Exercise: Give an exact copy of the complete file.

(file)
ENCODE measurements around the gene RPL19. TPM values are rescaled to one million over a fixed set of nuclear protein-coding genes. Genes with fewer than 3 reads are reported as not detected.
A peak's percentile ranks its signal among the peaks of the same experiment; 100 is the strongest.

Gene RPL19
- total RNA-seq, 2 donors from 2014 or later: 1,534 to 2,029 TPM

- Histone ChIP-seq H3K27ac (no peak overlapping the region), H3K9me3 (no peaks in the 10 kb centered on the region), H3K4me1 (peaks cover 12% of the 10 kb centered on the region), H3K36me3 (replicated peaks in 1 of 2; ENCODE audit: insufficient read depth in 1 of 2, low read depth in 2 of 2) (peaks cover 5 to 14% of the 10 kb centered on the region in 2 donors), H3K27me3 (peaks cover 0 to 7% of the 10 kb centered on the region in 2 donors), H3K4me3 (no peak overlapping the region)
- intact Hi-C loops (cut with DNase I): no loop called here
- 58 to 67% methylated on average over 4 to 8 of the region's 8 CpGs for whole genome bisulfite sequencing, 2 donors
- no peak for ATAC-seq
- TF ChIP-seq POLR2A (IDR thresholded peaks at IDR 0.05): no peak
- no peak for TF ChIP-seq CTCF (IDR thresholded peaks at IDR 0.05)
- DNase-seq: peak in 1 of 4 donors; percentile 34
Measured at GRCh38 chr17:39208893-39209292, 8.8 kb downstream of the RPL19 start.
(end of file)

ENCODE measurements around the gene RPL19. TPM values are rescaled to one million over a fixed set of nuclear protein-coding genes. Genes with fewer than 3 reads are reported as not detected.
A peak's percentile ranks its signal among the peaks of the same experiment; 100 is the strongest.

Gene RPL19
- total RNA-seq, 2 donors from 2014 or later: 1,534 to 2,029 TPM

- Histone ChIP-seq H3K27ac (no peak overlapping the region), H3K9me3 (no peaks in the 10 kb centered on the region), H3K4me1 (peaks cover 12% of the 10 kb centered on the region), H3K36me3 (replicated peaks in 1 of 2; ENCODE audit: insufficient read depth in 1 of 2, low read depth in 2 of 2) (peaks cover 5 to 14% of the 10 kb centered on the region in 2 donors), H3K27me3 (peaks cover 0 to 7% of the 10 kb centered on the region in 2 donors), H3K4me3 (no peak overlapping the region)
- intact Hi-C loops (cut with DNase I): no loop called here
- 58 to 67% methylated on average over 4 to 8 of the region's 8 CpGs for whole genome bisulfite sequencing, 2 donors
- no peak for ATAC-seq
- TF ChIP-seq POLR2A (IDR thresholded peaks at IDR 0.05): no peak
- no peak for TF ChIP-seq CTCF (IDR thresholded peaks at IDR 0.05)
- DNase-seq: peak in 1 of 4 donors; percentile 34
Measured at GRCh38 chr17:39208893-39209292, 8.8 kb downstream of the RPL19 start.